One of the more rewarding/unsettling things I was involved in was when I spent several months producing a satirical digital short with two of my peers. The project turned out well and was even featured here on HuffPost.
What was unsettling about it, however, was the reason why we chose the subject matter. We wanted it to be relevant from the time we started to the time we finished. So naturally, we chose to make it about the gun debate in the United States.
Whether it is in elementary schools, high schools, colleges, military locations, movie theaters, places of worship, office buildings, medical buildings, apartment buildings, salons, supermarkets, immigration centers, shopping malls, night clubs, random places on the street or most recently the Las Vegas Strip, the result of all these mass shootings is always the same.*** A lot of people die, we pray, we mourn, we do nothing, and then repeat once the next tragedy occurs. (***For brevity mass shooting locations only from the last ten years were listed).
This cycle of death and inaction was so familiar that my peers and I knew our gutless leaders would fail to take action as the periodical widespread slaughter of innocent people continued to plague the country. And just like that, three days after we released our video, the most deadly shooting in the history of the United States at the time took place after 49 people were fatally gunned down and dozens more wounded at a gay nightclub in Orlando.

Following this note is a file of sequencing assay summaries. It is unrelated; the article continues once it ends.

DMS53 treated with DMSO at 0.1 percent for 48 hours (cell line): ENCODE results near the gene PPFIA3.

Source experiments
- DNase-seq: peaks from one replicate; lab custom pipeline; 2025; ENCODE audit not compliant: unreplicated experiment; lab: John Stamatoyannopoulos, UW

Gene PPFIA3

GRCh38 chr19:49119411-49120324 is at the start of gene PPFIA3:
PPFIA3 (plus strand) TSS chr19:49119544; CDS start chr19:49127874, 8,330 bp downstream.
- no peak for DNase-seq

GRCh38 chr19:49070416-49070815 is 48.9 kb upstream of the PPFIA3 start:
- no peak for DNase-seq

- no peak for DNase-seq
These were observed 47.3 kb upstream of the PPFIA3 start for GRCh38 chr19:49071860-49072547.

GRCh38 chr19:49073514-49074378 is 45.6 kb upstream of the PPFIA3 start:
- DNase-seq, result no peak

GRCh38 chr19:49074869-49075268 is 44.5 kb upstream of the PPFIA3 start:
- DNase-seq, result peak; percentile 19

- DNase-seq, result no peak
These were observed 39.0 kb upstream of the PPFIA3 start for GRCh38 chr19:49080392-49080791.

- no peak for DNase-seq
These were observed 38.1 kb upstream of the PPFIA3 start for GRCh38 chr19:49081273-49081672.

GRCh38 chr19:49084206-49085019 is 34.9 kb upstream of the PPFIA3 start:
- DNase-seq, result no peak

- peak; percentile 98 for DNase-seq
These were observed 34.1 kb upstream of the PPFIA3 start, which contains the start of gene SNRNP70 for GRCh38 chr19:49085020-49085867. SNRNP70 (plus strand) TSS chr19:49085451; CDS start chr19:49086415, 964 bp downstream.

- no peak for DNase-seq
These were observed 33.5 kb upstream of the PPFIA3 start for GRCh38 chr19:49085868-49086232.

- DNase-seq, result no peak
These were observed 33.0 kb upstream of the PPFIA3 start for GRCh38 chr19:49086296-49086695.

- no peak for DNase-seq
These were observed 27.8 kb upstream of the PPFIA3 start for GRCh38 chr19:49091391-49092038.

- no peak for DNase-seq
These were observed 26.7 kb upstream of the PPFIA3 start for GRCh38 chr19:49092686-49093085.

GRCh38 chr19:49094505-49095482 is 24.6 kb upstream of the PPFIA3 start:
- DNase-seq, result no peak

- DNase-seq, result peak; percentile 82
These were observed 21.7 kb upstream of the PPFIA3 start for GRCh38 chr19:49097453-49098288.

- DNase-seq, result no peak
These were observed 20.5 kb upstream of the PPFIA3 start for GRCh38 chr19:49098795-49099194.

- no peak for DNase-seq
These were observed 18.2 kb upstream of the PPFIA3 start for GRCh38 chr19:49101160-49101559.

From the beginning, we had hoped that our video through its absurdity would bring a new perspective to the debate and maybe help change a few minds on the issue. Since then this uniquely American carnage has only gotten worse as we mark a new most deadly mass shooting in the history of the United States with at least 58 dead (at the time of this post) and over 500 injured.
At this point, luck, unfortunately, is our best bet at avoiding a senseless and random death from a mass shooter because there are not enough courageous, reasonable, or decent people in Washington to address our nation’s horrific gun epidemic.
As grim as the situation is, elections offer a glint of hope. And we have one coming up in 2018. Here we can make small but pivotal strides in electing sensible officials to replace the callous, feeble-minded individuals masquerading as leaders who feel more beholden to political organizations than the citizens they represent.
Until then, do not hesitate to call your representatives and seek out other peaceful avenues to keep the debate alive. No matter your opinion on this issue, inaction only begets more violence. We can always do better.